“He can do it, honey!”
In the same way, I believe our Father in Heaven wants us to reach our goals as well, but it would rob us of growth and satisfaction if He just “lifted us up and put us on top.” We’re not thinking straight if we say we want to be like Jesus but we don’t want to go through anything Jesus went through! Elder Neal A. Maxwell stated:
How can you and I really expect to glide naively through life, as if to say, “Lord, give me experience, but not grief, not sorrow, not pain, not opposition, not betrayal, and certainly not to be forsaken. Keep from me, Lord, all those experiences which made Thee what Thou art! Then, let me come and dwell with Thee and fully share Thy joy!” (“‘Lest Ye Be Wearied,’” 88)
Our Father in Heaven is our first “Life Rock” because the better our understanding of God, the better we’ll be able to handle our trials. May I say that again? The better our understanding of God, the better we’ll be able to handle our trials. Some teens mistakenly conclude, when they encounter a major problem, “I guess God really doesn’t love me. If He loved me, this would be easier.”
But perhaps the opposite is true. Maybe the Lord loves you too much to let your life be easy. If your life were easy, you wouldn’t grow a bit, you wouldn’t learn a thing, you wouldn’t become strong and courageous and experienced. If everything happened exactly the way you wanted, you’d become a weakling, and you’d never know what you were made of. Elder Paul V. Johnson taught:
Sometimes we want to have growth without challenges and to develop strength without any struggle. But growth cannot come by taking the easy way. We clearly understand that an athlete who resists rigorous training will never become a world-class athlete. We must be careful that we don’t resent the very things that help us put on our divine nature.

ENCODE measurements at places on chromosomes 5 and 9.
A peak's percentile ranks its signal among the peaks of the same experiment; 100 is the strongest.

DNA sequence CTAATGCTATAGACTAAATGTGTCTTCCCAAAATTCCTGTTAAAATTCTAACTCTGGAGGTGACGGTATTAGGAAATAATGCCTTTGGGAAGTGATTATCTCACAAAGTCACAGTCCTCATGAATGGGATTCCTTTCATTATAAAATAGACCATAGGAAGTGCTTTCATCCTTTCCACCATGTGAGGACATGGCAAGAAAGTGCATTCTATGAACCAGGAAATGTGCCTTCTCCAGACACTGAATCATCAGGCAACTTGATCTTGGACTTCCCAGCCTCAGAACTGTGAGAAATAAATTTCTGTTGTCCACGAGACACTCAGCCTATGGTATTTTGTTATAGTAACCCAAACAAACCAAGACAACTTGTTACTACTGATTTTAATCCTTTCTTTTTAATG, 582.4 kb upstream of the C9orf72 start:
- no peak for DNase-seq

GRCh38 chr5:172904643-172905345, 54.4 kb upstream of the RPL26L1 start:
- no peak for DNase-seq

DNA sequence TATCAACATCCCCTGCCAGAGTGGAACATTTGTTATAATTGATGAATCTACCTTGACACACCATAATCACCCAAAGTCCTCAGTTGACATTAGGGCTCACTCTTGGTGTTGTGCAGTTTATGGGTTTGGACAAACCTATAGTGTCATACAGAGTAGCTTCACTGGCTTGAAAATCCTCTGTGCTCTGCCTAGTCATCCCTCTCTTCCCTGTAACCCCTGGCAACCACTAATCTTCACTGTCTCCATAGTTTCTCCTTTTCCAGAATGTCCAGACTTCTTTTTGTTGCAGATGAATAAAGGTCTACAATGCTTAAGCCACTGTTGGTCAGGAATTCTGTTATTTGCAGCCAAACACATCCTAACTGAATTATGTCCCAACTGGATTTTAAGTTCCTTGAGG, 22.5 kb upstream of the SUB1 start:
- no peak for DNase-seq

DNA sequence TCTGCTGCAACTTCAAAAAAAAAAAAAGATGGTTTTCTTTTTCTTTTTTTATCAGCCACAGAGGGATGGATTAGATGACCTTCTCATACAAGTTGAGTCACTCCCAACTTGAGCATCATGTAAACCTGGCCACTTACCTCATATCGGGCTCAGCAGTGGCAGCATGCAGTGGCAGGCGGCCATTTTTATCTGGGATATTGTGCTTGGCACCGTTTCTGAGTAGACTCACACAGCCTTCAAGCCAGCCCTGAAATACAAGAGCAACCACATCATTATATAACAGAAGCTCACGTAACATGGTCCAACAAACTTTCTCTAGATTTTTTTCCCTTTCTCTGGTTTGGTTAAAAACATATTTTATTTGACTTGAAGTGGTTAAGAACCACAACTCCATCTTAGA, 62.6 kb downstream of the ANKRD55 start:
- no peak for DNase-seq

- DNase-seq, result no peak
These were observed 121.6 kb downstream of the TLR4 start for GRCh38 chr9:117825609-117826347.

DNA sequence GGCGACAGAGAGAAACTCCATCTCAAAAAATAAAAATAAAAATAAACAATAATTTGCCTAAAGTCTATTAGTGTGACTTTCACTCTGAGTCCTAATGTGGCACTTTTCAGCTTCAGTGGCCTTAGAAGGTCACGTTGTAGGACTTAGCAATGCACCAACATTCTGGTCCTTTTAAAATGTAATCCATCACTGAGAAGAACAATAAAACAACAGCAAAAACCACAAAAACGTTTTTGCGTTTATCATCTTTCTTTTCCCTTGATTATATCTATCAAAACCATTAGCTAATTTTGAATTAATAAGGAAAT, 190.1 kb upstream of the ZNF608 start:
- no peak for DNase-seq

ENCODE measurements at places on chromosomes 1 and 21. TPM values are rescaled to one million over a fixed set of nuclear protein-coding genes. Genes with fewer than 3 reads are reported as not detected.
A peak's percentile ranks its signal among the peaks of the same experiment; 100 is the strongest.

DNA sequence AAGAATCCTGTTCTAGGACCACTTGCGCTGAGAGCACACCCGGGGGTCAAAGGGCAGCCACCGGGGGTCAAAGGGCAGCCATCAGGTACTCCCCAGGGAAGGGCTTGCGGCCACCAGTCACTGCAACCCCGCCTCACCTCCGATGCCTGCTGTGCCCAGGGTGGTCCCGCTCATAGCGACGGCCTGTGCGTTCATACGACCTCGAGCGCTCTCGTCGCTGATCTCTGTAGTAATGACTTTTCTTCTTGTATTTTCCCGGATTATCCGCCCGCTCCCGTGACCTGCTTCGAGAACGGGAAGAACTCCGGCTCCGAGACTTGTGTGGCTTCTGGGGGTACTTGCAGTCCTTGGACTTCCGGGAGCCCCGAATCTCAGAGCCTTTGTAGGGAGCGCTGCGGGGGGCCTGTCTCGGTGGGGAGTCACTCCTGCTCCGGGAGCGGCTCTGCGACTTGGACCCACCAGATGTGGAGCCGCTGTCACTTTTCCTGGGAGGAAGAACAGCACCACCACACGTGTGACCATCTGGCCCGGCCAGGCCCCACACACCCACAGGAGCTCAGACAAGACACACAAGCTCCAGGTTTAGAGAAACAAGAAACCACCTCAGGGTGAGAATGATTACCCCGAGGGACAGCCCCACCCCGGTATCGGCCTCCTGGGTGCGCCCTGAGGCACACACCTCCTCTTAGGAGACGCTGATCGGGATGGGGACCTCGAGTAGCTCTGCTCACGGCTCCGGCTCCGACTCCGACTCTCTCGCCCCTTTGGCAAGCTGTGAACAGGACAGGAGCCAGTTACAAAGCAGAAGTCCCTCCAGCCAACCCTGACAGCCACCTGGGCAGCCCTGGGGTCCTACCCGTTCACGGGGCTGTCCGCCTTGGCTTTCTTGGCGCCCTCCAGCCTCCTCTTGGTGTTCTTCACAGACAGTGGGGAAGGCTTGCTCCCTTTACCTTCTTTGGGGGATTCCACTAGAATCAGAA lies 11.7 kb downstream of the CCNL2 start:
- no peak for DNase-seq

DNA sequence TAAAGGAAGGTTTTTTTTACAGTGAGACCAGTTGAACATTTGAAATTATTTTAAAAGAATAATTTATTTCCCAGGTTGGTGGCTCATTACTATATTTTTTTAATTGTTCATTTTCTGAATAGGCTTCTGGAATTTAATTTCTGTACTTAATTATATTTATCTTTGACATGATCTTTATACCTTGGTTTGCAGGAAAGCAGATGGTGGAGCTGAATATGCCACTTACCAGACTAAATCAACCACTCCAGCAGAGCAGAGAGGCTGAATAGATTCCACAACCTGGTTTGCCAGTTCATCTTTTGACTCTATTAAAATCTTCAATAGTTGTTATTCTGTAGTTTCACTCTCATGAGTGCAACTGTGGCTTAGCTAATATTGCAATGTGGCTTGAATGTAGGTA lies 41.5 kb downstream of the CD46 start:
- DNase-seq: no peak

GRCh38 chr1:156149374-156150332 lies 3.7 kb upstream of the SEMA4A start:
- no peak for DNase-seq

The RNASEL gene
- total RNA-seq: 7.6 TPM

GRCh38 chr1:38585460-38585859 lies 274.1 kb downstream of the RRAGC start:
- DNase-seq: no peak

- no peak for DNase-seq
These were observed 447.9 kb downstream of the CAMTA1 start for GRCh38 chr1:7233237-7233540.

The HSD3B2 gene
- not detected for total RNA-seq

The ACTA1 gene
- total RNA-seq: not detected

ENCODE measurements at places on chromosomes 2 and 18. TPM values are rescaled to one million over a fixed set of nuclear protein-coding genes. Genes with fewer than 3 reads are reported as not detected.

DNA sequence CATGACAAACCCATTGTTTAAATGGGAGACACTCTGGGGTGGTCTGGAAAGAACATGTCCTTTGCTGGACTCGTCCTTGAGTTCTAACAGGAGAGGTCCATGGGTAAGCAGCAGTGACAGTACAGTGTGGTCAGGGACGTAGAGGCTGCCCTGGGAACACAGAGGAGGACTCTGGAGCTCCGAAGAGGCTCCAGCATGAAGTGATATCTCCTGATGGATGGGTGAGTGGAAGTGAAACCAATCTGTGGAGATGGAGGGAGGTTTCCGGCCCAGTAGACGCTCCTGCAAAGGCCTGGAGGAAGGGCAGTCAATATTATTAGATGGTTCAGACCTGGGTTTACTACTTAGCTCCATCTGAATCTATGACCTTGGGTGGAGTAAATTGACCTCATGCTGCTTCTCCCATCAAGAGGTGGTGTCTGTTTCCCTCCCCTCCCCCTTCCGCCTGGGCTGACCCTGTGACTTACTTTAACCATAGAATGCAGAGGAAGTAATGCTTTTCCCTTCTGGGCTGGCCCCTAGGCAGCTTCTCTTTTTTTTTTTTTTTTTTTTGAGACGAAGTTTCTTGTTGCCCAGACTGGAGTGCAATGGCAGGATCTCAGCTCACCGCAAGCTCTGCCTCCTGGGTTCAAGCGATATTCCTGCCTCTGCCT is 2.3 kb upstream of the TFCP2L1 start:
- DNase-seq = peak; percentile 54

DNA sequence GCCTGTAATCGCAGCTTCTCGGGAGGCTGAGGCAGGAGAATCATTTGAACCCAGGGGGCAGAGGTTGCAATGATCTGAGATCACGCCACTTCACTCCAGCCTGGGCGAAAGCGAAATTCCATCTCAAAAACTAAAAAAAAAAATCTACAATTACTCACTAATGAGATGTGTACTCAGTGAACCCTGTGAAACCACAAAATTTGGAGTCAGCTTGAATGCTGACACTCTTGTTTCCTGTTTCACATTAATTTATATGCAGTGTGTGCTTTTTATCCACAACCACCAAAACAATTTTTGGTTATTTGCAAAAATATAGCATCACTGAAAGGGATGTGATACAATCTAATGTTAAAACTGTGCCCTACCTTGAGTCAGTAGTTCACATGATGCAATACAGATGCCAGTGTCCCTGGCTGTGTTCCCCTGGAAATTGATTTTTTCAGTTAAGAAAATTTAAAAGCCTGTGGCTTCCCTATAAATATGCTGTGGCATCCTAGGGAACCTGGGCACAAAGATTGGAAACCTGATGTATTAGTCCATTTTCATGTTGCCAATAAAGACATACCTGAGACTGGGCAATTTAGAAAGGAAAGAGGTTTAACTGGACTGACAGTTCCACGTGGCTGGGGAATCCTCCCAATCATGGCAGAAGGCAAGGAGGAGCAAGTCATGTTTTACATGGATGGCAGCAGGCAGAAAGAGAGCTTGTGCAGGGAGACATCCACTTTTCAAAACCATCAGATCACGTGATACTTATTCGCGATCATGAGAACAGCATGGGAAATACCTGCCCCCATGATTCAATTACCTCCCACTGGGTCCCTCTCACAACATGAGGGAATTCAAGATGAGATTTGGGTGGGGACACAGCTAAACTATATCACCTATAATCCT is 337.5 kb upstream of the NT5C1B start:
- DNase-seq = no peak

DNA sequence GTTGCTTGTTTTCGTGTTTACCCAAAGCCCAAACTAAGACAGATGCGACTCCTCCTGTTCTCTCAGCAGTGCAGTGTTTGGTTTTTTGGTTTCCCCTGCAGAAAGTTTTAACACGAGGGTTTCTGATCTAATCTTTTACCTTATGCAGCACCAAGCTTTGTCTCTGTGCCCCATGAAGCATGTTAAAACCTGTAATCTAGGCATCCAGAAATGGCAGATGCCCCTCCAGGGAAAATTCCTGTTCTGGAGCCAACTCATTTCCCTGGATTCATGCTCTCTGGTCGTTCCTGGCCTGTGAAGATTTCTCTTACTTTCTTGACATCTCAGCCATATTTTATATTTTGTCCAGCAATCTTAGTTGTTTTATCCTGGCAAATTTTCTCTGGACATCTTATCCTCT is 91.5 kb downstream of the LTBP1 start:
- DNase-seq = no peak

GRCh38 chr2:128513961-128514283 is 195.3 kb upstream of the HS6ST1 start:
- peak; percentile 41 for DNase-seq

Not one of the trials and tribulations we face is beyond our limits, because we have access to help from the Lord. (“More Than Conquerors,” 79–80)
When the winds of adversity come, remember one thing—kites fly the very highest against the wind. Kites don’t fly in spite of opposition, kites fly high because of opposition. In fact, they couldn’t fly without opposition. When a kite string breaks, the kite falls. Similarly, adversity is what gives you a chance to soar.
Adversity Comes in All Sizes
How can our belief in God, our first “Life Rock,” help us through our trials? Some trials are little, but they’re still difficult:
I didn’t make the team.
I didn’t get asked to the dance.
My math class is so hard.
I don’t like my face.
Knowing who we are, and who God is, can help us through all of these difficulties. Knowing that God is always there, and that He always loves us, is like having a warm blanket that He’s placed around our shoulders when times are difficult.
But what about when the problems are really challenging or nearly impossible to face? What if we have trials like major health problems, parents divorcing, or the death of a loved one?
How about this one—being abducted at gunpoint in the middle of the night by an evil, crazy man and being taken from your home and family for nine months? That’s not fiction. That’s what happened in 2002 to Elizabeth Smart, a fourteen-year-old Latter-day Saint young woman. I read the book by her parents called Bringing Elizabeth Home, and I was amazed and touched by the faith of her family. They never gave up on Elizabeth, and they never gave up on God.
Elizabeth’s father, Ed Smart, built his life on a firm foundation. He relied on his belief in God and the comforting words of John 16:33: “These things I have spoken unto you, that in me ye might have peace. In the world ye shall have tribulation: but be of good cheer; I have overcome the world.” Brother Smart expressed how the love of God was a “Life Rock” during the unthinkably difficult period when Elizabeth was missing and they didn’t know if she was alive or dead. He wrote: